One important quantity which we are interested in computing is statistical distance which measures how well can adversary distinguish between the distributions corresponding to the two groups in the population. Importantly, Madras et al. have shown that bounding statistical distance also bounds other fairness measures such as demographic parity or equalized odds. The statistical distance between the two encoded distributions, denoted as \(\mathcal{Z}_0\) and \(\mathcal{Z}_1\) is defined as:

\[\begin{equation} \Delta(p_{Z_0}, p_{Z_1}) \triangleq \sup_{\mu \in \mathcal{B}} \lvert \mathbb{E}_{z \sim \mathcal{Z}_0} [\mu(z)] - \mathbb{E}_{z \sim \mathcal{Z}_1} [\mu(z)] \rvert, \end{equation}\]

where \(\mu\colon \mathbb{R}^d \rightarrow \{0, 1\}\) is a function from the set of all binary classifiers $\mathcal{B}$, trying to discriminate between $\mathcal{Z}_0$ and $\mathcal{Z}_1$. We can show that supremum is attained for $\mu^*$ which, for some $z$, evaluates to \(1\) if and only if \(p_{Z_0}(z) \leq p_{Z_1}(z)\). This shows that for computing statistical distance we need to know how to evaluate probability densities in the latent space, which is difficult for standard neural architectures because any $z$ can correspond to the several different inputs $x$. However, our approach uses bijective transformation for an encoder, and it is easy to compute the latent probability density using the change of variables formula:

\[\begin{equation} \log p_{Z_a}(z) = \log p_a(f^{-1}_a(z)) + \log \left | \det \frac{\partial f^{-1}_a(z)}{\partial z} \right | \end{equation}\]

We train the two encoders $f_0$ and $f_1$ to minimize the statistical distance $\Delta(p_{Z_0}, p_{Z_1})$, while at the same time we can also train an auxiliary classifier which helps learned representations to be informative for downstream prediction tasks. One issue with training this way is that statistical distance is non-differentiable, as optimal adversary $\mu^*$ makes discrete thresholding decision, so we instead train by minimizing a loss which is a smooth approximation of the statistical distance. After training is finished, we can evaluate statistical distance exactly, without any approximation. Our guarantees assume that we know input distributions $p_0$ and $p_1$, which we most often have to approximate in practice. You can find full details of how our guarantees change when input distributions are estimated in our paper.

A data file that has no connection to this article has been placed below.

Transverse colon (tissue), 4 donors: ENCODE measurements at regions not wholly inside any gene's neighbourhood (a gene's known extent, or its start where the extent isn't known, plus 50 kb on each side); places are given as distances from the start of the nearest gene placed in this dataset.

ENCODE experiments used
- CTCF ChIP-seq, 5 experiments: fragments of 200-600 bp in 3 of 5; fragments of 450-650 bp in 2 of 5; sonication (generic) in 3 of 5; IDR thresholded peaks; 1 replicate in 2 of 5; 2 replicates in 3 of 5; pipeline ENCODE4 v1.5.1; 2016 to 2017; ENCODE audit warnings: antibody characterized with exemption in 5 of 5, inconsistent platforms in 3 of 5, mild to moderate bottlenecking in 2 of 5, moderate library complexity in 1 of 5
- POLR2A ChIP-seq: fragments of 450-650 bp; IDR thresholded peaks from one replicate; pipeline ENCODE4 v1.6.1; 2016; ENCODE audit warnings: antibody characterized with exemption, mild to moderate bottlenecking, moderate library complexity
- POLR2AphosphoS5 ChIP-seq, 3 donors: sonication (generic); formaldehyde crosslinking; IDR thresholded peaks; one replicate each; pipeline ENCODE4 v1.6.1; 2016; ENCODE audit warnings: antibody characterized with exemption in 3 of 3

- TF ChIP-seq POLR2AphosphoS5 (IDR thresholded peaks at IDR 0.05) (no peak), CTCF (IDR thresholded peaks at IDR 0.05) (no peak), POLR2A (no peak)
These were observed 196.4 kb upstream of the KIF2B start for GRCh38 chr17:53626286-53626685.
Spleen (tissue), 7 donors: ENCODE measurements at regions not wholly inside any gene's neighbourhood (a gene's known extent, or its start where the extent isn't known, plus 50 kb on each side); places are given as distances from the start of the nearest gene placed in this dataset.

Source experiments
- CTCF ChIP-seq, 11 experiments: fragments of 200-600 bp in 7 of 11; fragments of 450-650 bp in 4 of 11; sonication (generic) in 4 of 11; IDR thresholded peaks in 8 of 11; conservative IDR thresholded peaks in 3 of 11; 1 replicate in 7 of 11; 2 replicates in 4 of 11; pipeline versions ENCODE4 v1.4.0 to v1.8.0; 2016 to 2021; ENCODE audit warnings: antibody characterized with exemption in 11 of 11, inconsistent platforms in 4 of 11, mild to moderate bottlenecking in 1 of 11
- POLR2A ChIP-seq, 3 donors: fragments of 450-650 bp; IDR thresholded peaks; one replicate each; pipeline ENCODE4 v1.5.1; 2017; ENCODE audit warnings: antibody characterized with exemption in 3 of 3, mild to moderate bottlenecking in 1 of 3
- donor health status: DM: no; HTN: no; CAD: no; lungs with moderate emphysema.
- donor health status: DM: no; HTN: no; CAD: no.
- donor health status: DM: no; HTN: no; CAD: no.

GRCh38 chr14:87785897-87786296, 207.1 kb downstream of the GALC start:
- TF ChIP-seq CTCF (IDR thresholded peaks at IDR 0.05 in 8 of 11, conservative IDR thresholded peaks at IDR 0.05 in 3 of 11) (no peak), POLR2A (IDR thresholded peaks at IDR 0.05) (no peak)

Experimental evaluation

We evaluated FNF on several standard datasets from the fairness literature. For each dataset, we take one of the features to be a sensitive attribute (e.g. race), and we train a model which balances between accuracy, measuring how well can it predict a task label, and fairness, measuring how well can it debias the learned representations from the sensitive attributes.

Tradeoff between accuracy and fairness with FNF. For each datasets we measure classification accuracy and statistical distance, and show that FNF achieves favorable tradeoff between these quantities..

The above figure shows results on Law School, Crime and Health Heritage Prize datasets, with each point representing a single model with different fairness-accuracy tradeoff. As a fairness metric, we measure statistical distance introduced earlier. We can observe that for all datasets FNF can effectively balance fairness and accuracy. In general, drop in accuracy is steeper for datasets where the task label is more correlated with the sensitive attribute. We provide more experimental results in our paper, including experiments with discrete datasets and comparison with prior work.

Bounding adversarial accuracy. We show that FNF can reliably bound maximum accuracy that any adversary can have when predicting sensitive attribute from the encoded representations.

As mentioned earlier, FNF provides provable upper bound on the maximum accuracy of the adversary trying to recover the sensitive attribute, for the estimated probability densities of the input distribution. We show our upper bound on the adversarial accuracy computed from the statistical distance using the estimated densities (diagonal dashed line), together with adversarial accuracies obtained by training an adversary, a multilayer perceptron (MLP) with two hidden layers of 50 neurons, for each model from the figure. We can observe that FNF can successfully bound accuracy of the strong adversaries, even though the guarantees were computed on the estimated distributions. In our paper, we also experiment with using FNF for other tasks such as algorithmic recourse and transfer learning.


In this blog post, we introduced Fair Normalizing Flows (FNF), a new method for learning representations ensuring that no adversary can predict sensitive attributes at the cost of a small decrease in accuracy. Our key idea was to use an encoder based on normalizing flows which allows computing the exact likelihood in the latent space, given an estimate of the input density. Our experimental evaluation on several datasets showed that FNF effectively enforces fairness without significantly sacrificing utility, while simultaneously allowing interpretation of the representations and transferring to unseen tasks. For more details please see our ICLR 2022 paper.